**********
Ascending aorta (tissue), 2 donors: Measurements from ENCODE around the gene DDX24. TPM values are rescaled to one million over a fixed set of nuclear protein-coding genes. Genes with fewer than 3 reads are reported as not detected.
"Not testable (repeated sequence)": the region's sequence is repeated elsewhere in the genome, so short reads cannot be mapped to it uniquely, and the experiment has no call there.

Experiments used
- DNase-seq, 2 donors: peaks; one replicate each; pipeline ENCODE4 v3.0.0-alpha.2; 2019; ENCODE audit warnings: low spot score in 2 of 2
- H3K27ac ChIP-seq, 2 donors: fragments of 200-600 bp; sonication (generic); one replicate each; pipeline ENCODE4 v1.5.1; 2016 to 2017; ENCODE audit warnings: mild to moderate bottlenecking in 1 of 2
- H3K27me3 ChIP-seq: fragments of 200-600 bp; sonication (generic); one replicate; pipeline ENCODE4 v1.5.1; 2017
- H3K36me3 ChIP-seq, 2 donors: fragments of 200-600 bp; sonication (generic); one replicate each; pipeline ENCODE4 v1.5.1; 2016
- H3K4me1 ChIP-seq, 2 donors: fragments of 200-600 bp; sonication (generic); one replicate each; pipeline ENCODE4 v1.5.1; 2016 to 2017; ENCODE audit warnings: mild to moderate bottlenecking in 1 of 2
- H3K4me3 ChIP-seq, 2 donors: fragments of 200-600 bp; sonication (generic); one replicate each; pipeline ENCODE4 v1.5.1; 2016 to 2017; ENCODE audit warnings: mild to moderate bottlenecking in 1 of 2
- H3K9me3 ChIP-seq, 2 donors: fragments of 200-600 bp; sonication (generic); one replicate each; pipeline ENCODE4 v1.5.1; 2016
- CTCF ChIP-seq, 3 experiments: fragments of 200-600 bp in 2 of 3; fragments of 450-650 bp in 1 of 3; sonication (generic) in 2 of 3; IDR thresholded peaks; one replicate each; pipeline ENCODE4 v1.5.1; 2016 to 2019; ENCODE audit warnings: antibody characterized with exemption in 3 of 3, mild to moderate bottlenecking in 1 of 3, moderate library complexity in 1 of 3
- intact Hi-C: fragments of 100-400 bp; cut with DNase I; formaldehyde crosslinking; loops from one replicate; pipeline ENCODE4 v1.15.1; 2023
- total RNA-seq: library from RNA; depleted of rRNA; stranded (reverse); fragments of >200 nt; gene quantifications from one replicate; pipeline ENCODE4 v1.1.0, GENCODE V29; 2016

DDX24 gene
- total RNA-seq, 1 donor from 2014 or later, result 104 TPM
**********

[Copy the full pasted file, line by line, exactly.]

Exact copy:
Ascending aorta (tissue), 2 donors: Measurements from ENCODE around the gene DDX24. TPM values are rescaled to one million over a fixed set of nuclear protein-coding genes. Genes with fewer than 3 reads are reported as not detected.
"Not testable (repeated sequence)": the region's sequence is repeated elsewhere in the genome, so short reads cannot be mapped to it uniquely, and the experiment has no call there.

Experiments used
- DNase-seq, 2 donors: peaks; one replicate each; pipeline ENCODE4 v3.0.0-alpha.2; 2019; ENCODE audit warnings: low spot score in 2 of 2
- H3K27ac ChIP-seq, 2 donors: fragments of 200-600 bp; sonication (generic); one replicate each; pipeline ENCODE4 v1.5.1; 2016 to 2017; ENCODE audit warnings: mild to moderate bottlenecking in 1 of 2
- H3K27me3 ChIP-seq: fragments of 200-600 bp; sonication (generic); one replicate; pipeline ENCODE4 v1.5.1; 2017
- H3K36me3 ChIP-seq, 2 donors: fragments of 200-600 bp; sonication (generic); one replicate each; pipeline ENCODE4 v1.5.1; 2016
- H3K4me1 ChIP-seq, 2 donors: fragments of 200-600 bp; sonication (generic); one replicate each; pipeline ENCODE4 v1.5.1; 2016 to 2017; ENCODE audit warnings: mild to moderate bottlenecking in 1 of 2
- H3K4me3 ChIP-seq, 2 donors: fragments of 200-600 bp; sonication (generic); one replicate each; pipeline ENCODE4 v1.5.1; 2016 to 2017; ENCODE audit warnings: mild to moderate bottlenecking in 1 of 2
- H3K9me3 ChIP-seq, 2 donors: fragments of 200-600 bp; sonication (generic); one replicate each; pipeline ENCODE4 v1.5.1; 2016
- CTCF ChIP-seq, 3 experiments: fragments of 200-600 bp in 2 of 3; fragments of 450-650 bp in 1 of 3; sonication (generic) in 2 of 3; IDR thresholded peaks; one replicate each; pipeline ENCODE4 v1.5.1; 2016 to 2019; ENCODE audit warnings: antibody characterized with exemption in 3 of 3, mild to moderate bottlenecking in 1 of 3, moderate library complexity in 1 of 3
- intact Hi-C: fragments of 100-400 bp; cut with DNase I; formaldehyde crosslinking; loops from one replicate; pipeline ENCODE4 v1.15.1; 2023
- total RNA-seq: library from RNA; depleted of rRNA; stranded (reverse); fragments of >200 nt; gene quantifications from one replicate; pipeline ENCODE4 v1.1.0, GENCODE V29; 2016

DDX24 gene
- total RNA-seq, 1 donor from 2014 or later, result 104 TPM